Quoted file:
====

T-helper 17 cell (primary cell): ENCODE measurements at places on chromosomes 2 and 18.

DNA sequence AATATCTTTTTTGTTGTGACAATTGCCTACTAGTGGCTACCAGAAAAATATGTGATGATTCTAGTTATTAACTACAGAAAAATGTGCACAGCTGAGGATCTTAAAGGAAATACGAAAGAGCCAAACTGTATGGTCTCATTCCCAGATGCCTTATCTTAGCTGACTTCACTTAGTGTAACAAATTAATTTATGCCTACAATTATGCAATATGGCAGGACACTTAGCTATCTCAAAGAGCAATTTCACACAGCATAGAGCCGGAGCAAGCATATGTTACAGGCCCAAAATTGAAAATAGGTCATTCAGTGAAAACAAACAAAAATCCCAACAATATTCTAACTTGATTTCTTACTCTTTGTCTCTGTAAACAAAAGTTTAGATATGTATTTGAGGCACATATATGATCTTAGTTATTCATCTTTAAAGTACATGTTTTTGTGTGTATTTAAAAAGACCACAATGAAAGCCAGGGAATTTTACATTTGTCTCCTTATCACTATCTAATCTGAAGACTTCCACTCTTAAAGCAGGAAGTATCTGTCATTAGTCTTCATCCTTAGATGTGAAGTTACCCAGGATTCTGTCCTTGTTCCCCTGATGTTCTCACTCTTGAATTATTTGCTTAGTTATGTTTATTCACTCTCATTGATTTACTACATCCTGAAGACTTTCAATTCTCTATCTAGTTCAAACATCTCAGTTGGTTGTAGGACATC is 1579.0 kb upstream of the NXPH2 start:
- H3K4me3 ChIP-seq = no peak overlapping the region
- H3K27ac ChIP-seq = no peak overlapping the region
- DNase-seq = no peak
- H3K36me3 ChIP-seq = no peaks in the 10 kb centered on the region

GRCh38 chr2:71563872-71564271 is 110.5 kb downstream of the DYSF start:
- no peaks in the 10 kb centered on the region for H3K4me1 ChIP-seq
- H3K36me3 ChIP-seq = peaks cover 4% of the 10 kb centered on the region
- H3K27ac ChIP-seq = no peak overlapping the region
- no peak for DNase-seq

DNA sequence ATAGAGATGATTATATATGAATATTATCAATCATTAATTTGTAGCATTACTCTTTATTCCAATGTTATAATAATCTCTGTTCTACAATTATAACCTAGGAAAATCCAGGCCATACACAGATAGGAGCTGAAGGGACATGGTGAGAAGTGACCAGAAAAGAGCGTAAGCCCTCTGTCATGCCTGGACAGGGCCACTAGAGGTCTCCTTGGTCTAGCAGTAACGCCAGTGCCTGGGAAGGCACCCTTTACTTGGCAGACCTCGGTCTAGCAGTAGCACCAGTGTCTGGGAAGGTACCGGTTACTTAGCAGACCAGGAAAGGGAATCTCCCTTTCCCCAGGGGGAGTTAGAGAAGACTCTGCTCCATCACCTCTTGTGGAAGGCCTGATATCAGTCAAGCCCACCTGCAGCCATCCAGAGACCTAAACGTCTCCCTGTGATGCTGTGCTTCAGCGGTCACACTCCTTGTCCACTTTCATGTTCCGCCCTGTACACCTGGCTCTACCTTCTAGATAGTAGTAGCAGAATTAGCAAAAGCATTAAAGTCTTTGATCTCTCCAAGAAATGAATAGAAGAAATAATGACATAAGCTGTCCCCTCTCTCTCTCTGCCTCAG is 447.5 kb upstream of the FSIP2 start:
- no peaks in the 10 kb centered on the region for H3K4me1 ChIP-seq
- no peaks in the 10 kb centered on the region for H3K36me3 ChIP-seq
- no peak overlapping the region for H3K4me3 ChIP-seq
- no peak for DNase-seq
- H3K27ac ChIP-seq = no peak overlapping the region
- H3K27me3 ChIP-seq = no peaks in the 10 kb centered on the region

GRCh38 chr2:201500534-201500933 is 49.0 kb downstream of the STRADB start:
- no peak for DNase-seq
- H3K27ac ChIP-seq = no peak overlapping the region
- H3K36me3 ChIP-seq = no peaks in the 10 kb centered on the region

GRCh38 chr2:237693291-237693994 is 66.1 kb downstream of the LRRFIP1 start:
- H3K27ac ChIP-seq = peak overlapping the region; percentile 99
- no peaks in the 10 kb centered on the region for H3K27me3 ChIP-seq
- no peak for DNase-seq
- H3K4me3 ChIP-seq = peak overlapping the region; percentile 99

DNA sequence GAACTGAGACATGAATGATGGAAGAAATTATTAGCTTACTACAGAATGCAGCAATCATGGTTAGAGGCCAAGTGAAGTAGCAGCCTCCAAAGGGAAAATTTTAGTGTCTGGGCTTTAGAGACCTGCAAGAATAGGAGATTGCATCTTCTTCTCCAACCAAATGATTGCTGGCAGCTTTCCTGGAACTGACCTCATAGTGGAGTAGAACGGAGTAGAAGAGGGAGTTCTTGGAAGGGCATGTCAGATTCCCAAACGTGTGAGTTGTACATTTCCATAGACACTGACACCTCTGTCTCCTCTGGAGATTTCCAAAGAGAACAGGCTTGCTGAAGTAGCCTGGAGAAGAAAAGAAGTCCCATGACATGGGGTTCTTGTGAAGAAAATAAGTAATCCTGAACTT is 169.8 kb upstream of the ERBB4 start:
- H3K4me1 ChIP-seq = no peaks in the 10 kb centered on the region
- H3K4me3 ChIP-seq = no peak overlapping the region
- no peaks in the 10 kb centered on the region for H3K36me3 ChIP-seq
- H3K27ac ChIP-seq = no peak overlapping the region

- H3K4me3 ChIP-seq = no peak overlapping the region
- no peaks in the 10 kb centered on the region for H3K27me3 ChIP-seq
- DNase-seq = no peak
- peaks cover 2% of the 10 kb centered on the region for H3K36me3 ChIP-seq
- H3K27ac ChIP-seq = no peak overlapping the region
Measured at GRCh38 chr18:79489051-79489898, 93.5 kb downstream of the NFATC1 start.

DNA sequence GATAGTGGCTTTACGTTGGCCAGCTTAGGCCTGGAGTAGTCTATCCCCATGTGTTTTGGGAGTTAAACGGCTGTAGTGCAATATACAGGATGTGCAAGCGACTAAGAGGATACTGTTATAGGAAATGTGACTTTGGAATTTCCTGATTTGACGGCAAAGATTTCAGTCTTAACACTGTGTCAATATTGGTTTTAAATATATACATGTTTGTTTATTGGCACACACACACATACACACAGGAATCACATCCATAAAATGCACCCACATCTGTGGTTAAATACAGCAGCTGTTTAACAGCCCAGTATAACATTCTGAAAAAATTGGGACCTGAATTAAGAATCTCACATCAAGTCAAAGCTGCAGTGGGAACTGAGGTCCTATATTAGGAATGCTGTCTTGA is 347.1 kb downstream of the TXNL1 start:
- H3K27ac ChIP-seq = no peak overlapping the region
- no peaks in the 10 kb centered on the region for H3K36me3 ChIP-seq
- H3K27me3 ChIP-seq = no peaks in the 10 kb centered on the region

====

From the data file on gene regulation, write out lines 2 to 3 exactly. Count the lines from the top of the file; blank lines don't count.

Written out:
DNA sequence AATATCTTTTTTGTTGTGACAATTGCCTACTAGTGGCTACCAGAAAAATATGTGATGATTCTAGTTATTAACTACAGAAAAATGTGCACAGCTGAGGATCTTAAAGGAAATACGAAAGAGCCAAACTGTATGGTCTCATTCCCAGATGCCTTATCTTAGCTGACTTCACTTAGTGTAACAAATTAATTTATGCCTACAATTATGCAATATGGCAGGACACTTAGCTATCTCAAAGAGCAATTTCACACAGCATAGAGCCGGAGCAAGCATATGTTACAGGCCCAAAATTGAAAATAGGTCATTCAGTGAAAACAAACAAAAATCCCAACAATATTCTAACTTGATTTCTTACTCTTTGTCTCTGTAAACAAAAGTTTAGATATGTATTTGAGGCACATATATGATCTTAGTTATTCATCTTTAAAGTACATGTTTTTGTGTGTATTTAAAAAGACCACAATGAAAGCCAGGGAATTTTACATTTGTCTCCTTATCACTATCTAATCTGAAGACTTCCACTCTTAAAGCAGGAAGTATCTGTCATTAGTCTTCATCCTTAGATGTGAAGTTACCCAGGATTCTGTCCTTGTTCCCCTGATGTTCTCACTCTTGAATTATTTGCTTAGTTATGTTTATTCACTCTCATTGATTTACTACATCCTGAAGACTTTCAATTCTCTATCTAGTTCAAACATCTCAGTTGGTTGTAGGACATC is 1579.0 kb upstream of the NXPH2 start:
- H3K4me3 ChIP-seq = no peak overlapping the region